Obstacles Facing the Legal Marijuana Industry

As the legal recreational marijuana industry in the United States passes its infancy stage, it has begun confronting a few obstacles along the way. As the industry gets bigger and bigger, competition becomes more and more intense. Prices are needing to drop, and competition between neighboring states is also becoming rather tricky. This leads to differing levels of success in different states. For instance, in Washington state, competition is causing sales to slow. In Oregon, on the other hand, sales of legal marijuana are increasing significantly.

To add to the mix, in Colorado and Oregon, out of state investors are also getting increasingly interested in the legal pot business. Meanwhile in California, voters will decide this November whether they will finally allow recreational marijuana in their state. It’s safe to say that the ball is rolling in the American marijuana world.

A risky business

Although things are definitely happening on the marijuana legalization front, that doesn’t mean everything is going perfectly just yet. Part of the reason for this is the fact that it remains an illegal industry in the eyes of the federal law. This means that bank accounts aren’t easy to open -- and without a bank account, everything ends up being done in cash. Businesses with lots of cash and nowhere to put it are at a much higher risk of theft.

This, of course, can make investors nervous as well. It also doesn’t help that the federal Department of Justice does not see investors from other states in a good light. Therefore, despite the fact that the money is there, and the industry is booming, inevitable roadblocks keep it from expanding as much as it could.

Marijuana money

marijuana-plant

The money in the legal marijuana business is a force to be reckoned with. Sales were up to $5.7 billion last year, which represents an increase of nearly 25% from the year before. This was helped by the fact that there were three times the number of states allowing recreational marijuana as there was the year before. If this continues as is projected, we could be seeing $22.8 billion in sales in less than four years.

The United States has reached a milestone in terms of how many states have legalized marijuana. With Ohio legalizing medical marijuana, 25 states (as well as Washington, D.C.) now allow medical marijuana. Recreational marijuana is legal in four U.S. states. Nine further states are progressing toward the legalization of marijuana (including California).

If California does legalize recreational marijuana, it will bring in a huge amount of sales for the industry – as much as $15 billion. A hefty portion of that money will go directly back to the state through taxes, jobs, and an overall economy boost. If you look at Colorado’s economy boost from legalizing recreational marijuana ($1 billion), it’s easy to imagine how California (whose economy is much larger) would benefit in an even greater way.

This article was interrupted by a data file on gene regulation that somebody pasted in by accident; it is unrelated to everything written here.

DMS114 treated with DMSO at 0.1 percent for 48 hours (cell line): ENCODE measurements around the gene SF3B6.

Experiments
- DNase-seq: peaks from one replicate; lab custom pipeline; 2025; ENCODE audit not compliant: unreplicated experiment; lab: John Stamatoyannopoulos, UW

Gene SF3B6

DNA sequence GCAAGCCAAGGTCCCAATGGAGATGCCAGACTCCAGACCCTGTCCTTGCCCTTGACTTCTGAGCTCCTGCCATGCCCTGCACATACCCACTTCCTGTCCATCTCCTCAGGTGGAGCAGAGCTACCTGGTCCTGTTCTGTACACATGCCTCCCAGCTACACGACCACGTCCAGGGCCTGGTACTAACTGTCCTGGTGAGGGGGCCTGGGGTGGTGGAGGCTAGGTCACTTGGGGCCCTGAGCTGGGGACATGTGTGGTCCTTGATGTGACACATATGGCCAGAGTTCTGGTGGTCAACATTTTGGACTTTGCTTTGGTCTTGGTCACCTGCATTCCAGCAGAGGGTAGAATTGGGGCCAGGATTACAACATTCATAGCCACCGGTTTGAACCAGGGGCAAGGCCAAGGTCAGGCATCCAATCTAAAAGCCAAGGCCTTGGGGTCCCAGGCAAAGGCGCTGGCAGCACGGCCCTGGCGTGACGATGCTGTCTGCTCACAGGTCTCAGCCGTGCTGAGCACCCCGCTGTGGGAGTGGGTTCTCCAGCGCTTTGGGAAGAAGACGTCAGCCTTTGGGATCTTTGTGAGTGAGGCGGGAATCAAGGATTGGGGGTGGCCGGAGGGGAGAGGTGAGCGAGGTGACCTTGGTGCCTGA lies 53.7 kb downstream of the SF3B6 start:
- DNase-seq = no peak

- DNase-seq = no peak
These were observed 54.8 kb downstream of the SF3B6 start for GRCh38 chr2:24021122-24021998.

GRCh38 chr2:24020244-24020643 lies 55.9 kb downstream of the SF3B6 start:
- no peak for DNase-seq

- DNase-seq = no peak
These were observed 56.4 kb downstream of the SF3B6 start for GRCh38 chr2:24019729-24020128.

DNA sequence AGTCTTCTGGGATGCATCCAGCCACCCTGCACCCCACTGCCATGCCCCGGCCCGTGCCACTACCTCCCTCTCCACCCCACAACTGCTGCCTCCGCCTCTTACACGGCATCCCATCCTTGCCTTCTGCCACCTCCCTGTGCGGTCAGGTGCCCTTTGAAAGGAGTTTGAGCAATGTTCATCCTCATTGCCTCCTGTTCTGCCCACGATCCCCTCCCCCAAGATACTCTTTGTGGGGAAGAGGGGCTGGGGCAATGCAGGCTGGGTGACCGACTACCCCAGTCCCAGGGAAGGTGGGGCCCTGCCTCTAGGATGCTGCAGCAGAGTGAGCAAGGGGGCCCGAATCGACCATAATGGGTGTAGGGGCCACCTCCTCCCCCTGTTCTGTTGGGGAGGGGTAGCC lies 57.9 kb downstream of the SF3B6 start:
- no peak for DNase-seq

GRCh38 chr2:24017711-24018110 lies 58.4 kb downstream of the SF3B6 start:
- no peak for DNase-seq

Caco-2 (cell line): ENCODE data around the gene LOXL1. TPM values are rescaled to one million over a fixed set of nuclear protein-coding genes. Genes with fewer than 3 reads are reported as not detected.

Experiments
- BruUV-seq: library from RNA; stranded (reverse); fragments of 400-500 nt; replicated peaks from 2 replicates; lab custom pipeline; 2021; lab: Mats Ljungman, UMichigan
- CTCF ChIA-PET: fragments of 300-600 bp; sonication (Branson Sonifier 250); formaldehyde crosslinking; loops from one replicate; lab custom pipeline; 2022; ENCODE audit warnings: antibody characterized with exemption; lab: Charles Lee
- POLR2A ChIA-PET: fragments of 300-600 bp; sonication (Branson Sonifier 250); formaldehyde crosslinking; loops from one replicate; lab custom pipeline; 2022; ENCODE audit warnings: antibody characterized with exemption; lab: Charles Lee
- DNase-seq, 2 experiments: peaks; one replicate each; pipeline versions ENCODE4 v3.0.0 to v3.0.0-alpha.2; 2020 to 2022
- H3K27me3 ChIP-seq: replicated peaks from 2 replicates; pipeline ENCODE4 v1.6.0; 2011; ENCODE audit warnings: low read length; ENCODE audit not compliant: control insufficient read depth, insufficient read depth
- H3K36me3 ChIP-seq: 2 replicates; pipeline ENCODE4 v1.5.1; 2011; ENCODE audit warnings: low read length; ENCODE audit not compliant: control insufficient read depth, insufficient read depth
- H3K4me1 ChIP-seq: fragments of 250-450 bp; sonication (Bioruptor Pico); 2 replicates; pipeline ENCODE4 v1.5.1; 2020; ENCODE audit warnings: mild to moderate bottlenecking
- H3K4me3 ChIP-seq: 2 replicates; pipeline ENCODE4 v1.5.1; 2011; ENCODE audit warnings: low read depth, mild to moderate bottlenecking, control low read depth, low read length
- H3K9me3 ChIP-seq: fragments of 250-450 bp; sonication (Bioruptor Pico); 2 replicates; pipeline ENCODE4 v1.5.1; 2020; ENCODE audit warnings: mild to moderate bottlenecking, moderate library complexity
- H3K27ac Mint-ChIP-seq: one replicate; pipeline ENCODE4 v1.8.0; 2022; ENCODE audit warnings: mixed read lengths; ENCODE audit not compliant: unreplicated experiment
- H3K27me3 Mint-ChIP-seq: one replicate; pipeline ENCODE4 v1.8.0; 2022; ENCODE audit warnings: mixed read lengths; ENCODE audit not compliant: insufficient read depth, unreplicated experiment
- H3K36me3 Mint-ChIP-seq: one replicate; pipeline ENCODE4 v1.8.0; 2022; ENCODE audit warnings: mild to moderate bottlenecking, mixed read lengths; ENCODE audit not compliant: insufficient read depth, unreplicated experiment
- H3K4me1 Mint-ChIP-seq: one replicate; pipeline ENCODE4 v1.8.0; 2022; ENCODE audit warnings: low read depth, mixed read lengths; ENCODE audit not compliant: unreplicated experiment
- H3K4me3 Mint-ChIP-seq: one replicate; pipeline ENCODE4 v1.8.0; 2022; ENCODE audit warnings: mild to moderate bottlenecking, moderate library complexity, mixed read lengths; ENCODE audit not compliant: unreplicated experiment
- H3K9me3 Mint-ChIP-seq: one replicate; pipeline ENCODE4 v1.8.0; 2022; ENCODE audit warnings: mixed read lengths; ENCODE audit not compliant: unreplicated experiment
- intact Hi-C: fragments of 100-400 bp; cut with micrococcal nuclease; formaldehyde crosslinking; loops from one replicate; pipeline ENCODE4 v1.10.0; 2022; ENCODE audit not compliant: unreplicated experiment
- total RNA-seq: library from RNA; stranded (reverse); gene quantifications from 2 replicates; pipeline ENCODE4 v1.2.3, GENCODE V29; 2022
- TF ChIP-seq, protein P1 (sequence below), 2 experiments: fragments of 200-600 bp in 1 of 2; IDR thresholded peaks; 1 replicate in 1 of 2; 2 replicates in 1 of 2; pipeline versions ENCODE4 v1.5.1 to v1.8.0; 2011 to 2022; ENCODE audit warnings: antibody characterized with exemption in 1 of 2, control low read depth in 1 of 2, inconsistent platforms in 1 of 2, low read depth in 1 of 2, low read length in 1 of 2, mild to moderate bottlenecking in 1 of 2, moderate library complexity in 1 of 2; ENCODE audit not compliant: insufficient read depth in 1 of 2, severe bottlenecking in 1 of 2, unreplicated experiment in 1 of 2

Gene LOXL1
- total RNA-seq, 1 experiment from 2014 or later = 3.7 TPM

California’s medical marijuana industry is already the biggest in the nation; due in part to the fact that it was the first to legalize it, having done it already back in 1996. If recreational marijuana is legalized, it’s likely that the medical market would drop in California by about $100 million.

Marijuana laws on the federal level

The difference in the way the federal government sees marijuana compared to how now half of the U.S. states in the country see it is vastly different. This difference does not seem to be going away anytime soon, unfortunately. Republican Senator Chuck Grassley of Iowa and Democratic Senator Dianne Feinstein of California have come together with their Judiciary Committee and Caucus on International Narcotics Control. They are having a hearing about whether or not the federal government is doing a good enough job keeping people “protected” from what is happening with the surge of states legalizing marijuana.

According to the Government Accountability Office, the Department of Justice has not done enough in the face of so much state-level legalization. It recommends that it should closely monitor what the effects of legalization are. Of course, the Government Accountability Office is also being criticized for going after people who are legally using marijuana in states where it is allowed. In short, since the public clearly wants it to be legal, eventually the public servants will have to come around.

Marijuana in 2016

Ultimately this has been (and will continue to be) an exciting year for the legal marijuana industry. Prices are being driven down in states like Washington and Colorado, or they are predicted to start dropping later this year (such as in Oregon). Tax differences between bordering states can make a significant difference in terms of competition, leading to some sort of border wars between states such as Oregon and Washington.

The country waits to see how Alaska will do this year when it begins releasing its recreational licenses. It may look different from other states, if only because marijuana businesses must be entirely owned and run by Alaskans. This could mean slower growth for the Alaskan recreational marijuana industry. On the other hand, Alaska is allowing marijuana edibles along with other forms, meaning they could see something like Amsterdam’s “coffee shops” cropping up this fall and winter.

Written by Robert Bergman, founder of ilovegrowingmarijuana.com. Robert has been passionately exploring and experimenting with cannabis seeds for over 20 years and shares these insights to help prospective growers get the most out of their plants. On top of that, Robert engages to fully liberate marijuana by offering his views in the political, social, market and industry area of our beloved plant.